When PixelJunk Monsters debuted as a downloadable PlayStation 3 game in early 2008, it proved a real diamond in the rough – and something of a revelation. This was before tower defense games exploded in popularity, and still months before we had an App Store, let alone one eventually filled with numerous great genre options. To see a game mine such rich strategic complexity out of a simple approach was so impressive at the time, and I fondly recall pumping dozens of hours into the game, alternating between extreme emotions of glee and rage as I stared into the cartoonish glow.
Cuteness comes in many forms, but is it possible to apply it to a moon-sized space station designed for the obliteration of billions of lives? With Star Wars: Tiny Death Star, developer NimbleBit certainly seems to hope so, and there's a good chance it'll be able to considering the studio's success with free-to-play iOS games like Tiny Tower, Pocket Trains, and Pocket Planes.
Each week, we highlight a selection of the most interesting, exciting, and unique new iPhone, iPad, and iPod touch titles released on the App Store. This week has a wide array of really intriguing releases, from the surprise mash-up Marvel Puzzle Quest: Dark Reign to old-school adventure game The Cave, plus a pair of sports simulations in the form of NBA 2K14 and NASCAR: Redline. You'll also find a couple of interesting original iOS games in the bunch, such as Gunner Z and Level 22.
The poet Tony Hoagland once said, "The glory of the protagonist is always paid for by a lot of secondary characters." And in the case of The Lord of the Rings: War in the North, the focus remains solely on a band of previously unknown adventurers, filling in little details to flesh out the fantasy world of Middle-earth and its better-known leads from other media. But despite a refreshing approach to a well-worn tale, the three protagonists of War in the North are depressingly flat, and the path to Mordor is surprisingly stuck on rails.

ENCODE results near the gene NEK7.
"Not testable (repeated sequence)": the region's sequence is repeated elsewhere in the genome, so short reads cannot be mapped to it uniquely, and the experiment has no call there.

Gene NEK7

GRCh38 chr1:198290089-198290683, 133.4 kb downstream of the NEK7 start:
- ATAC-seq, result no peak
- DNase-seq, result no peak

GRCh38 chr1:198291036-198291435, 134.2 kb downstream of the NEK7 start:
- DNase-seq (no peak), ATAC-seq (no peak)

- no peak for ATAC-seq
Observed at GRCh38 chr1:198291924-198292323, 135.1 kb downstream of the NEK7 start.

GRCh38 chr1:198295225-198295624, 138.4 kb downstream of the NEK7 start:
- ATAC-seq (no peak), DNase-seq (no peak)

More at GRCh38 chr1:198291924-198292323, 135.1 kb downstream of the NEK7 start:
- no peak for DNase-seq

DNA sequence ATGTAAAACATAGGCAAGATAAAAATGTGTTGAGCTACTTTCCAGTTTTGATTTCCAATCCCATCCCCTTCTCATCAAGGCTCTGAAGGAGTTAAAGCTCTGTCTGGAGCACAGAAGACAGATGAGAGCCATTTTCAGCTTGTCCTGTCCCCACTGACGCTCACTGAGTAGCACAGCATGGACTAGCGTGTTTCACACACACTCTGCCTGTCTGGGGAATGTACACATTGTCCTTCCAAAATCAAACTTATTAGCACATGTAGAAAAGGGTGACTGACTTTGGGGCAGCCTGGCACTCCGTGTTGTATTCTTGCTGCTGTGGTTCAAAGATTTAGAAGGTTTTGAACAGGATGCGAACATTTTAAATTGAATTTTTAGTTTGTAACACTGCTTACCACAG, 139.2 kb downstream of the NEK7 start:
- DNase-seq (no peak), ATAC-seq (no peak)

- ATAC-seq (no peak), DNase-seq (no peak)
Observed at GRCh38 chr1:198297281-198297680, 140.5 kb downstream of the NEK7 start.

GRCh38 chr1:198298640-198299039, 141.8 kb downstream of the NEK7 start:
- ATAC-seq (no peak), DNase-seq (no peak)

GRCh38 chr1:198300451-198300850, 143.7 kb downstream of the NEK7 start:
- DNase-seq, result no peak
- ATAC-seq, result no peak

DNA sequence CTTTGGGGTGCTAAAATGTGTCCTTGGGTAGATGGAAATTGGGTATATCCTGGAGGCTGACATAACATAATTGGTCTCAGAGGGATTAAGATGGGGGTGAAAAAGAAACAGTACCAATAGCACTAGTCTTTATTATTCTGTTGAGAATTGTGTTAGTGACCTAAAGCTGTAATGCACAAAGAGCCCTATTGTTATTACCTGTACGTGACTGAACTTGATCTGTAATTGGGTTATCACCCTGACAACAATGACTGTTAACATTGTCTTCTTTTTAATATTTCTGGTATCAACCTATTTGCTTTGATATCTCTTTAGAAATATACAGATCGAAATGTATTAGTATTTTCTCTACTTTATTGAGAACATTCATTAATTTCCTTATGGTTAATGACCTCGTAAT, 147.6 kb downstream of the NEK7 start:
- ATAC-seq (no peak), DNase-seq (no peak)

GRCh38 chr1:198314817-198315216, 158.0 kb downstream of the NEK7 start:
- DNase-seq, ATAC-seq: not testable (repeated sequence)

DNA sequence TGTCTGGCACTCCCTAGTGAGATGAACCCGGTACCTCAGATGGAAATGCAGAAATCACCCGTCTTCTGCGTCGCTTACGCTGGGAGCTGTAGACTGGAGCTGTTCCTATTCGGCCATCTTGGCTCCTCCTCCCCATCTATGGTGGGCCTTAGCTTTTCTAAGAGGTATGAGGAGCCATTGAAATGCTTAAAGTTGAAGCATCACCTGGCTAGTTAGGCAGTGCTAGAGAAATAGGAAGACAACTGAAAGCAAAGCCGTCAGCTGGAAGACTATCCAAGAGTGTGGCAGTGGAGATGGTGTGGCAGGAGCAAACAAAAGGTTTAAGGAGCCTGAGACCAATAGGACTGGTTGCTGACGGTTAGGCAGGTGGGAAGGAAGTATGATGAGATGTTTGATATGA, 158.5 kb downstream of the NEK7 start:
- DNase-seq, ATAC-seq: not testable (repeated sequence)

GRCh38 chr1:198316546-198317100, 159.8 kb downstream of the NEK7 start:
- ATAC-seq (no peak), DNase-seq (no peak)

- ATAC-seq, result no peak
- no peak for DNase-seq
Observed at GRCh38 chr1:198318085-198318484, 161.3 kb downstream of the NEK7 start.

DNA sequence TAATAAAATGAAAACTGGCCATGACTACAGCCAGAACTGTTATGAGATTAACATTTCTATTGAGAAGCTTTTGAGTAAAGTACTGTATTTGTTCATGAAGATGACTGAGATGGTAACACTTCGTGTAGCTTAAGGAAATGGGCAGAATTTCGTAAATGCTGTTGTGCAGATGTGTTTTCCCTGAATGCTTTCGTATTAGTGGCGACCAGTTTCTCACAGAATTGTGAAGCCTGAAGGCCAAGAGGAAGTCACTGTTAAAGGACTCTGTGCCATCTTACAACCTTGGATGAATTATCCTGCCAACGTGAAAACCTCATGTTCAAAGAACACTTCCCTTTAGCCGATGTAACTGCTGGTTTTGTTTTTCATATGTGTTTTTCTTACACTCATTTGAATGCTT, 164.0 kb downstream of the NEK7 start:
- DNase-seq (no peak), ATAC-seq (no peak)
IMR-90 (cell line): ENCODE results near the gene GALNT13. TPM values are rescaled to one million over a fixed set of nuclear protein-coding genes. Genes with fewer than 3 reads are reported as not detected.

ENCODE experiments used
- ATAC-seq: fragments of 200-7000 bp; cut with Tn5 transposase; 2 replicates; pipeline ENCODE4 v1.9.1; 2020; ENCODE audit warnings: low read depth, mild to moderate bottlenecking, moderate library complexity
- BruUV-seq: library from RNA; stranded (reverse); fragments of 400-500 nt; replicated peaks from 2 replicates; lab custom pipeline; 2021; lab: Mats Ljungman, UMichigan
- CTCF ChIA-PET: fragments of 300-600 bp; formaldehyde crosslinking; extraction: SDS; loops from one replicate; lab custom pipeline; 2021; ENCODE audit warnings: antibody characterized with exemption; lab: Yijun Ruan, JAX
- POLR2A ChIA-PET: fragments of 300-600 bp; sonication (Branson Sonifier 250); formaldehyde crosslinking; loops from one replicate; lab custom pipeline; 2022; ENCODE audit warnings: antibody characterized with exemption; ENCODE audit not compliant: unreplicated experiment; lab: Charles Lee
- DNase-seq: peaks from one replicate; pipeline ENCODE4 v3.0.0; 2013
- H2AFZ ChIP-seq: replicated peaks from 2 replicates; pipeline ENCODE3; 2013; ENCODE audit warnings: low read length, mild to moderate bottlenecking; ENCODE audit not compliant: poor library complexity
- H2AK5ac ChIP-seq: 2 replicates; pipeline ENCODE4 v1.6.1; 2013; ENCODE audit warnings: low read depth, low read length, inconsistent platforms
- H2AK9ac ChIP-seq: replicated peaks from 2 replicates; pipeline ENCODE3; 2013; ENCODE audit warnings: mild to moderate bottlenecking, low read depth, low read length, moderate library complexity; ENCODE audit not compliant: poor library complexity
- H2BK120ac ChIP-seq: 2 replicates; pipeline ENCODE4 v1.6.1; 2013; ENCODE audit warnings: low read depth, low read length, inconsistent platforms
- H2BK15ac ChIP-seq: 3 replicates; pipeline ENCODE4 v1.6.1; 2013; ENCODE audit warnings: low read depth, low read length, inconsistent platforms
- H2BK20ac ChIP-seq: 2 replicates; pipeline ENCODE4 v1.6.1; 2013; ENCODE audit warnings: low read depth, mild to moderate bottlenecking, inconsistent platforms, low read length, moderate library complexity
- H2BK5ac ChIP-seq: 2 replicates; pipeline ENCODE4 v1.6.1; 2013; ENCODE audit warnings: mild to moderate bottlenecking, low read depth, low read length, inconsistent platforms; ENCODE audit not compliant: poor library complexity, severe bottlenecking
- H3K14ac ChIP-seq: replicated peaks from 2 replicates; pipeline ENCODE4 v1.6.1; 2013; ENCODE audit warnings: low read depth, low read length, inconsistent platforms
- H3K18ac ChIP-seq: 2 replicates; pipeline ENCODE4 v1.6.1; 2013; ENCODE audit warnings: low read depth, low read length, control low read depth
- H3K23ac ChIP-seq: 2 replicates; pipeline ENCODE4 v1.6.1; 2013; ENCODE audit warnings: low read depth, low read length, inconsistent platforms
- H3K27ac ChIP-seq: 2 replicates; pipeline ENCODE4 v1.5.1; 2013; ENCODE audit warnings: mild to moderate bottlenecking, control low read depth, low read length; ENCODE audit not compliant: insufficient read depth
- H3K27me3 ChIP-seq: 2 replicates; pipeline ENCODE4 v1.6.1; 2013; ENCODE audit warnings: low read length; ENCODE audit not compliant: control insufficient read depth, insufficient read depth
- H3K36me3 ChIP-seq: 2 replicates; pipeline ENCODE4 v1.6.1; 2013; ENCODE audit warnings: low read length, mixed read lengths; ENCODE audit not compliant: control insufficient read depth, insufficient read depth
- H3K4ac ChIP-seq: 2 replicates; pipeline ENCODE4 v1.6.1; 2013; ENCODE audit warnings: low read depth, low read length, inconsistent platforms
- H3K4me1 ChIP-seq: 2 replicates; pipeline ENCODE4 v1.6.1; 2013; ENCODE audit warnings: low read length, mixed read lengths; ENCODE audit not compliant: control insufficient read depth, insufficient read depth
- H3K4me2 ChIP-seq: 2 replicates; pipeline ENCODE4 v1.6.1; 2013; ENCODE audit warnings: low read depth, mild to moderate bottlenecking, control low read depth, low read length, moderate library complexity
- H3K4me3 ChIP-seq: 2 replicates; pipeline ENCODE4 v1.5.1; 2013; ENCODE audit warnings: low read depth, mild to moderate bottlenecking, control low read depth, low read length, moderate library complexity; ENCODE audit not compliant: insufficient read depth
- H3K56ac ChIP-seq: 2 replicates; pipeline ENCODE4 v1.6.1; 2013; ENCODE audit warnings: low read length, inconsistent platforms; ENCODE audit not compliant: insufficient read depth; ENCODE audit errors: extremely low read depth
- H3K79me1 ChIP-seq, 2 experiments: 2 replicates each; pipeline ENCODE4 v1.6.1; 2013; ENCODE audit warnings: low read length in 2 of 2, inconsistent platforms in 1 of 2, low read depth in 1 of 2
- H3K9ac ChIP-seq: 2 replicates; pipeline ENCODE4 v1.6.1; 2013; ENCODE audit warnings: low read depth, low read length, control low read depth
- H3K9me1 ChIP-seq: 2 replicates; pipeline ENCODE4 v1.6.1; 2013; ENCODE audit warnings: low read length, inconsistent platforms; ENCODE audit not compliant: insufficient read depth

FIFA 14 continues the fine form set by last year’s edition of the popular soccer simulation, mixing in a compelling free-to-play Ultimate Team mode and an all-new gesture-based control scheme that dramatically alters the feel of the game. It goes much further towards defining the mobile series as distinct from its console brethren, with both the new controls and the lightweight design providing more of a streamlined experience that’s sure to please casual players. There’s still plenty on offer for the hardcore, too – even without paying a cent.
Building a budding railroad empire is hard work. You have to take whatever jobs you can get, which means hauling everything from giant vats of maple syrup and pickles to arcade cabinets and ethanol to maximize your profits. Growing your snaking network of train routes – and fleet of trusty engines to traverse them with goods in tow – hits a delightfully upbeat stride in Pocket Trains, the adorable spiritual successor to Pocket Planes and Tiny Tower. Despite the similarly cutesy sheen of this new venture in the world of pixelated "bitizens," plenty of depth, fun, and accessibility are balanced throughout the clever design.
After months of waiting and mere speculation, a leaked image of what could be Logitech's long-awaited gamepad for the iPhone surfaced today on the @evleaks Twitter account. As TechCrunch reports, @evleaks has a good record when it comes to presenting leaks from companies like Samsung and Nokia, so there's a good chance that what we're seeing is legit.
If you search for endless runners on the App Store, you’ll find a slew of games in all sorts of settings, using a variety of people or animals as subjects. Buddy & Me is another one of those games, but rather than emphasize challenge and dynamic action, what sets it apart from the pack are its gorgeous art, less intense gameplay, and charming, light-hearted feel. You play as a boy who dreams about running through the forest with a large, flying dog-like creature helping him.
It’s hard to say whether or not Boson X is truly inspired by the April discovery of the Higgs-Boson particle, which physicists believe explains why matter has mass. There’s theoretically some common ground. Whereas Higgs, which can supposedly explain the Big Bang, remained elusive to physicists for the past 50-plus years, Boson X is also about the discovery of new experimental subatomics, presumably for a greater understanding – or at least the self-serving satisfaction of winning. But the similarities between the so-called God particle and this ostensibly geeky behind-the-back runner unsurprisingly end there.
Our monthly recap looks back at the games we reviewed during September, with a total of 18 iOS and Mac games presented here in bite-sized, to-the-point encapsulations. And if you want to read more, simply click the link on each slide to read the full, scored critique and find the link to purchase each game. September was headlined by major App Store releases like Infinity Blade III, Angry Birds Star Wars II, and Call of Duty: Strike Team, not to mention unique originals like Incredipede and Giant Boulder of Death. And on the Mac side, SimCity and Shelter are both standout options to consider.